Anthony Albanese has thrown down the gauntlet to the world’s biggest social media companies, with the Opposition Leader saying that the breaking down of “echo chambers” and efforts to stop the spread of misinformation online are key steps to strengthen democracy.
In an address to the Chifley Research Centre Conference, Mr Albanese criticised Facebook for its controversial policy of not fact-checking political posts or advertisements.
Labor has recently ramped up attacks on big tech companies, particularly in terms of the policing of “fake news” and misinformation on social media platforms. It has criticised the federal government for delaying its response to the ACCC’s digital platforms inquiry, which included a number of recommendations focusing on this.
A new Senate Select Committee looking into foreign interference on social media and the spread of misinformation was also launched last week after Labor put forward the motion.
In the speech Mr Albanese outlined five priorities for strengthening democracy in order to help “deal with the challenges”.
One of these key elements was the breaking down of “echo chambers” on social media platforms, where users only view content that “reinforces and entrenches” existing views, he said.
Mr Albanese said this was made worse by the likes of Facebook flatly refusing to police content and remove objectively false statements being made by politicians and political groups.
This policy has been met with widespread criticism, including by US presidential candidates and Facebook’s own employees.
“Sadly, echo chambers aren’t just reinforced by algorithms deciding what we see. Sometimes, online platforms are unwilling to filter out content proven to be misinformation,” Mr Albanese said.
“Mark Zuckerberg says he thinks people should be able to see what politicians are saying. But what happens when it turns out that what politicians are saying isn’t real at all? Facebook usually won’t do anything at all.”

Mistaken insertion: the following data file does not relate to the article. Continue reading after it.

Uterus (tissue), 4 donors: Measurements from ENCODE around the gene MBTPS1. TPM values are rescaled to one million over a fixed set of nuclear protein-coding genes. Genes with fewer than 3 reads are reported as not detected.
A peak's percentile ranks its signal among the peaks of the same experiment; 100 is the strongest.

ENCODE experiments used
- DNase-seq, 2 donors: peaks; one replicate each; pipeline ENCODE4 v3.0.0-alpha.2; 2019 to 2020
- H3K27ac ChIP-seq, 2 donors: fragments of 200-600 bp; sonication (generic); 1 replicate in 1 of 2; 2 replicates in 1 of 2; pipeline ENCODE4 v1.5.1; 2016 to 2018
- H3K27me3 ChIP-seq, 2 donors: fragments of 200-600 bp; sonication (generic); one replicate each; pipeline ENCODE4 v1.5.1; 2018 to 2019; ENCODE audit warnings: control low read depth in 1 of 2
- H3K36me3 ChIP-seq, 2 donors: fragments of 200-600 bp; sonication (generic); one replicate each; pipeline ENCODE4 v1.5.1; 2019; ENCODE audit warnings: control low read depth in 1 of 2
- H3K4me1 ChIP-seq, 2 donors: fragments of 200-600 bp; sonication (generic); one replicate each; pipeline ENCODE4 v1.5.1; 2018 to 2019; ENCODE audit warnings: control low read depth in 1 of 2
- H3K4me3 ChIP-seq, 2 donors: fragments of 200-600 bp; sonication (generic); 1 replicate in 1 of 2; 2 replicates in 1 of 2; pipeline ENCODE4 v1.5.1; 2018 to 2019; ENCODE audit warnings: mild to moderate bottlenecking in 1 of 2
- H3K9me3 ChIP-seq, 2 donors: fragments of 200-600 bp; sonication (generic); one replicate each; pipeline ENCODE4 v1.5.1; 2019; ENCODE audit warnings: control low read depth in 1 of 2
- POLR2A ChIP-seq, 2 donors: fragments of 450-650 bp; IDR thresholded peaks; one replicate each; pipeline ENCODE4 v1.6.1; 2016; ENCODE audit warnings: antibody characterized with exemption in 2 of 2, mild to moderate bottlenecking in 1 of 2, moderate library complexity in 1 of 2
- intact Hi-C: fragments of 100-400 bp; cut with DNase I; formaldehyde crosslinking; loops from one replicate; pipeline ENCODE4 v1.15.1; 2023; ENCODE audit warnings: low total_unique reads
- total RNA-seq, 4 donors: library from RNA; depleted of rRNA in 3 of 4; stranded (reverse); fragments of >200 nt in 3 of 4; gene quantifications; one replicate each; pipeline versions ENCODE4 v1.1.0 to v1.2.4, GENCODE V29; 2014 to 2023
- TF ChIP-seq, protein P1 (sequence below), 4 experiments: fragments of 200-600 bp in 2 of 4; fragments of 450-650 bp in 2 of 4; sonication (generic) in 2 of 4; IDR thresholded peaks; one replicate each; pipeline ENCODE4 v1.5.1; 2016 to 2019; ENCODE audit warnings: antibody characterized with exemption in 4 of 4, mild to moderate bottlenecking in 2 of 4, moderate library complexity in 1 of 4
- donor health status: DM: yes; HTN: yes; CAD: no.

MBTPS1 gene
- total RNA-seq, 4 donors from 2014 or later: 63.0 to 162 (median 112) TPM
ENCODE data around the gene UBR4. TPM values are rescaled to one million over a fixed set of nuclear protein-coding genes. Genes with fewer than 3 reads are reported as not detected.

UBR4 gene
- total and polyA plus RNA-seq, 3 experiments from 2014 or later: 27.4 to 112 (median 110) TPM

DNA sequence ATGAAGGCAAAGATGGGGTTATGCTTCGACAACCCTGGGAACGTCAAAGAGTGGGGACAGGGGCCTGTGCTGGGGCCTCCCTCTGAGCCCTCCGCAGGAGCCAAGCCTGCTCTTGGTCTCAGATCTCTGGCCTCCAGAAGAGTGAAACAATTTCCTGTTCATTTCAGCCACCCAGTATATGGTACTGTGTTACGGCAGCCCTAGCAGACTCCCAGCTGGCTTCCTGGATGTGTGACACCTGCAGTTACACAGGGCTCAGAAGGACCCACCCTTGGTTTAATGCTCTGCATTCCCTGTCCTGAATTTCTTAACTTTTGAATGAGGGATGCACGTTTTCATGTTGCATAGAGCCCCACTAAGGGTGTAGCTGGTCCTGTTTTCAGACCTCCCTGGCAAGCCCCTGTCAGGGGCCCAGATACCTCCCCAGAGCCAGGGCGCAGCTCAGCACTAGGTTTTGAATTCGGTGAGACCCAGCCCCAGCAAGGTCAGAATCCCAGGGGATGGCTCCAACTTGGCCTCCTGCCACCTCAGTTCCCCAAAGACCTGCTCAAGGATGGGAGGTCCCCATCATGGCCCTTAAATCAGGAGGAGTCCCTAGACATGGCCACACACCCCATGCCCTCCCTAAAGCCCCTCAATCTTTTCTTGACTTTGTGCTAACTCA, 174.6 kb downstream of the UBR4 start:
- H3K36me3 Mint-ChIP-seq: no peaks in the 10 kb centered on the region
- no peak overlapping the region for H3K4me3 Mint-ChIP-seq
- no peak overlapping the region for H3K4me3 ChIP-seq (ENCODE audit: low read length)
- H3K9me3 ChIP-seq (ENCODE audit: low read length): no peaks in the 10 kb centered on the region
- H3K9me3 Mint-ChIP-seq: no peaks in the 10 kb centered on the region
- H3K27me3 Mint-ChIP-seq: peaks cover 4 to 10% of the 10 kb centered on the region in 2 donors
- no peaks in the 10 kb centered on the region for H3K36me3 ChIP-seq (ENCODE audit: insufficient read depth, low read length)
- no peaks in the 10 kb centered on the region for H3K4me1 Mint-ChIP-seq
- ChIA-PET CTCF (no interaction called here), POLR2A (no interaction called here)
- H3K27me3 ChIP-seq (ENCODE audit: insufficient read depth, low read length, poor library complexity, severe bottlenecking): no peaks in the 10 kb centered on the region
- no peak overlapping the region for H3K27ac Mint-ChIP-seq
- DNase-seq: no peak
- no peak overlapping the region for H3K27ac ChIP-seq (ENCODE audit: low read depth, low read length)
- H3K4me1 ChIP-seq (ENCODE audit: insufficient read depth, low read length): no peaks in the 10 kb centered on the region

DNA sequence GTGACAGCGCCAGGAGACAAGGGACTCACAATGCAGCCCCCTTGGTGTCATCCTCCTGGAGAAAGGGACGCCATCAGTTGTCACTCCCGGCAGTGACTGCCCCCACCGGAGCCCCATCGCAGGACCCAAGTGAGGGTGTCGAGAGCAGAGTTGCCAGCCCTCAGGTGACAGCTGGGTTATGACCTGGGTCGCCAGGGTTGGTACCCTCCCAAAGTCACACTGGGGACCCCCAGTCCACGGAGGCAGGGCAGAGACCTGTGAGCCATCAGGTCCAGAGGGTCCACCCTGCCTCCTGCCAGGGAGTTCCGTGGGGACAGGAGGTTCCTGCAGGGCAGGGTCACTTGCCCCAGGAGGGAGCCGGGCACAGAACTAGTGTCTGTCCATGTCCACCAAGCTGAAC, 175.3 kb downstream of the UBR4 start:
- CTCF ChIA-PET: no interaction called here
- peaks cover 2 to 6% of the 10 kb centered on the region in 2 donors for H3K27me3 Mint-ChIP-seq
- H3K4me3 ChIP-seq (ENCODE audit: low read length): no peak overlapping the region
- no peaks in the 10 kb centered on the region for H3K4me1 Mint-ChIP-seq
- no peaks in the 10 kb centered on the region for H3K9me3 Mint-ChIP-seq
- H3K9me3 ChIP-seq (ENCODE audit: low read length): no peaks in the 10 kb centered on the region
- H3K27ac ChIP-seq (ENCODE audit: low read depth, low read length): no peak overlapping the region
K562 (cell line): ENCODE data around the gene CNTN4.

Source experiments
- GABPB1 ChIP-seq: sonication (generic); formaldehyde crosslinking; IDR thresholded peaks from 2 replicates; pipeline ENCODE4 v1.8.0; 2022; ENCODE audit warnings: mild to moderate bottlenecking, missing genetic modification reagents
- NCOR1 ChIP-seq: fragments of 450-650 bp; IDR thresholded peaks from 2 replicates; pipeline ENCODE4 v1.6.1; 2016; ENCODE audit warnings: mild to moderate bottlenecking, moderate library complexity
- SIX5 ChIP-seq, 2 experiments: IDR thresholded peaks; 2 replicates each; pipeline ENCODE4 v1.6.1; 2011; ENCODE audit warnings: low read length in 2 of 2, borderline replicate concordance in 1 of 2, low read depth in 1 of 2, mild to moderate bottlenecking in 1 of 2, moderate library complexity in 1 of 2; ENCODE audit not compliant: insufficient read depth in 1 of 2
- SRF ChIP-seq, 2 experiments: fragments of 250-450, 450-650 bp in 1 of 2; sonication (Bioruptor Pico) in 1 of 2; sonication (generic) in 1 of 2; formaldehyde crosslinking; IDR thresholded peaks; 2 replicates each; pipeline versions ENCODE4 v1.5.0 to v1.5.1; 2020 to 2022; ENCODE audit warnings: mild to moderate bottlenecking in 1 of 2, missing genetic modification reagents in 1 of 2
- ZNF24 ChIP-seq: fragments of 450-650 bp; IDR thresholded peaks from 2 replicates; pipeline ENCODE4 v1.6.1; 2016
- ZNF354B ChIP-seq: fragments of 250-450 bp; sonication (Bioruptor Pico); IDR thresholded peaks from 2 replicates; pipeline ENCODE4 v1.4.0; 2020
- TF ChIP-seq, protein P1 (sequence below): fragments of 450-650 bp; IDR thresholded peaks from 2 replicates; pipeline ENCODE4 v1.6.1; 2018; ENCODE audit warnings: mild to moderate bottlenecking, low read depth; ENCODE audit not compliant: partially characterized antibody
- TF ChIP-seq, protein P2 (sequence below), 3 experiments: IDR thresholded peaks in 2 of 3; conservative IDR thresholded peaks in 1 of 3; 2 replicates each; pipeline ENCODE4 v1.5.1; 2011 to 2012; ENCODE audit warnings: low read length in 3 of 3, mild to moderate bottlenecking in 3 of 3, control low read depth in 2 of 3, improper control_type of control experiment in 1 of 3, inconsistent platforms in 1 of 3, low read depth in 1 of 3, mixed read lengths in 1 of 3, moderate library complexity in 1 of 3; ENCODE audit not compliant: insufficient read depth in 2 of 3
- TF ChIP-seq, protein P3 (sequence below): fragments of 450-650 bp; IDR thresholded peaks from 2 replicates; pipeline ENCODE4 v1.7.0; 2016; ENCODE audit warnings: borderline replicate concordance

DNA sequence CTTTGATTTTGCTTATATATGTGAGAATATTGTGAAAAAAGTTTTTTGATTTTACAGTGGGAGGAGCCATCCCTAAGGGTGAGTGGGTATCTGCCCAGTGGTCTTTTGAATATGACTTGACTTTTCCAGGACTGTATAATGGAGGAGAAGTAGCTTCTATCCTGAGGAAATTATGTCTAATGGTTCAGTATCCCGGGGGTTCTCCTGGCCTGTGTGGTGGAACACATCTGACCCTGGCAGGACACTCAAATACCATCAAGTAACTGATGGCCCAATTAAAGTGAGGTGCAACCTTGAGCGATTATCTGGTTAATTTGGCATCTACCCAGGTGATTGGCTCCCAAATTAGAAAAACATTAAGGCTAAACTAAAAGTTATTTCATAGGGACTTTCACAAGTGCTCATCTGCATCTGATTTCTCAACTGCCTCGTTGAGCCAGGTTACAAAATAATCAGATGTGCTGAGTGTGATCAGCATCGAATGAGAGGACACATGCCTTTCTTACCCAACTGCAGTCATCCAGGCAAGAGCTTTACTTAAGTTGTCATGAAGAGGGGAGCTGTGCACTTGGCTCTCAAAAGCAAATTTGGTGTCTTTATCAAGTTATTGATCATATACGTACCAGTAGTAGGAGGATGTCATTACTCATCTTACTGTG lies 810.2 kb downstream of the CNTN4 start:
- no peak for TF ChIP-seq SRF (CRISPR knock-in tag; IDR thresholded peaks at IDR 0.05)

The Labor Leader said that just last week men’s rights activist Leith Erikson had posted a doctored image from Mr Albanese’s own Facebook page made to look like a graphic supporting a campaign against the family court. The fake image still included the Opposition Leader’s authorisation at the boom.
“But when we raised this directly with Facebook, they just shrugged. They said it wasn’t a breach of the so-called community guidelines. This is a far-right candidate, creating a fake graphic fraudulently purporting to be from a progressive party, and Facebook sees no issue,” he said.
“Why do Facebook’s laws of the jungle trump Australia’s laws of the land? What then happens when platforms become so complacent with misinformation that they become unable to filter it out?”
After outlining the example in the speech, Mr Albanese said he was contacted by Facebook offering to do something about it.
“The fact is the average Australian can’t have the response that I can … this thing of fake news, whereby something can appear to be from someone and it is just not, if it were in a newspaper or if you did it on radio and just said something outrageous … there could be action taken,” Mr Albanese said on Sunday.
The Opposition Leader raised these concerns personally with a Facebook vice-president when they met last month.
“I just frankly told him that his response wasn’t good enough,” he said.
The escalation of anti-Facebook rhetoric from Labor comes amid intense lobbying from the tech giants against the series of recommendations from the ACCC’s landmark digital platforms inquiry, leading the government to delay its response to the final report.
The competition watchdog made a number of recommendations regarding misinformation on these platforms, including that they should agree to new codes of conduct which would outlined how disinformation is handled, and giving users the ability to complain about fake news to the regulator.
These have been rejected by the tech giants, which regularly claim they shouldn’t be the gatekeepers of what is true online.
In the speech on the weekend, Mr Albanese said that online echo chambers and the algorithms employed by these digital platforms has led to a “much bigger polarisation of political discourse”.
“What we need is a little less anger and a little less outrage. We could also do with a little less volume. When progressives retreat into our comfort zones, we cede the ground we should be claiming. Genuine political discourse and problem solving is discouraged. Alternative views are not just dismissed, they’re not even considered,” he said.
“Politics in an echo chamber does nothing to advance a progressive agenda.”
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